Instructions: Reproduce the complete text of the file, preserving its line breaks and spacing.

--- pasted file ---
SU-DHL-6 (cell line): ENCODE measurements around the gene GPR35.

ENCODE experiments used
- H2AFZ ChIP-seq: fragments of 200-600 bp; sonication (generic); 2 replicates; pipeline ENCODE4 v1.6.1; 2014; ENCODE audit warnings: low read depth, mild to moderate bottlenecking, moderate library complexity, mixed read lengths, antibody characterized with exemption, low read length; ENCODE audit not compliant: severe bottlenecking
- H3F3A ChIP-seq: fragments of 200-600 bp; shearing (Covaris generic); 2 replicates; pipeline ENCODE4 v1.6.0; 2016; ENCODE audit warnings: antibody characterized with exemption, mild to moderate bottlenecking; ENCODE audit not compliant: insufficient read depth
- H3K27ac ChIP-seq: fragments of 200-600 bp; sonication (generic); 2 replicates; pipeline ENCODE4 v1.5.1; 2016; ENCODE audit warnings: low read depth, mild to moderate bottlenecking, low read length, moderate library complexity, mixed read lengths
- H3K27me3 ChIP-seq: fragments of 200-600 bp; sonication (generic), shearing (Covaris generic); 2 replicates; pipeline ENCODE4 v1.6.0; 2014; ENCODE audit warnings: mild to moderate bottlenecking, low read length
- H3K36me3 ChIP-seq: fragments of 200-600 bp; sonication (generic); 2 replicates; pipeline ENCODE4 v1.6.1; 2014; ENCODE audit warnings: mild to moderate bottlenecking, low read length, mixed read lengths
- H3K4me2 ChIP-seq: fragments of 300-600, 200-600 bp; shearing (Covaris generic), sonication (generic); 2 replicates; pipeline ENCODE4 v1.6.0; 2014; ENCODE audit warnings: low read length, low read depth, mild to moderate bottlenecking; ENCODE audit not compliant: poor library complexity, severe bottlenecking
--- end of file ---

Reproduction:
SU-DHL-6 (cell line): ENCODE measurements around the gene GPR35.

ENCODE experiments used
- H2AFZ ChIP-seq: fragments of 200-600 bp; sonication (generic); 2 replicates; pipeline ENCODE4 v1.6.1; 2014; ENCODE audit warnings: low read depth, mild to moderate bottlenecking, moderate library complexity, mixed read lengths, antibody characterized with exemption, low read length; ENCODE audit not compliant: severe bottlenecking
- H3F3A ChIP-seq: fragments of 200-600 bp; shearing (Covaris generic); 2 replicates; pipeline ENCODE4 v1.6.0; 2016; ENCODE audit warnings: antibody characterized with exemption, mild to moderate bottlenecking; ENCODE audit not compliant: insufficient read depth
- H3K27ac ChIP-seq: fragments of 200-600 bp; sonication (generic); 2 replicates; pipeline ENCODE4 v1.5.1; 2016; ENCODE audit warnings: low read depth, mild to moderate bottlenecking, low read length, moderate library complexity, mixed read lengths
- H3K27me3 ChIP-seq: fragments of 200-600 bp; sonication (generic), shearing (Covaris generic); 2 replicates; pipeline ENCODE4 v1.6.0; 2014; ENCODE audit warnings: mild to moderate bottlenecking, low read length
- H3K36me3 ChIP-seq: fragments of 200-600 bp; sonication (generic); 2 replicates; pipeline ENCODE4 v1.6.1; 2014; ENCODE audit warnings: mild to moderate bottlenecking, low read length, mixed read lengths
- H3K4me2 ChIP-seq: fragments of 300-600, 200-600 bp; shearing (Covaris generic), sonication (generic); 2 replicates; pipeline ENCODE4 v1.6.0; 2014; ENCODE audit warnings: low read length, low read depth, mild to moderate bottlenecking; ENCODE audit not compliant: poor library complexity, severe bottlenecking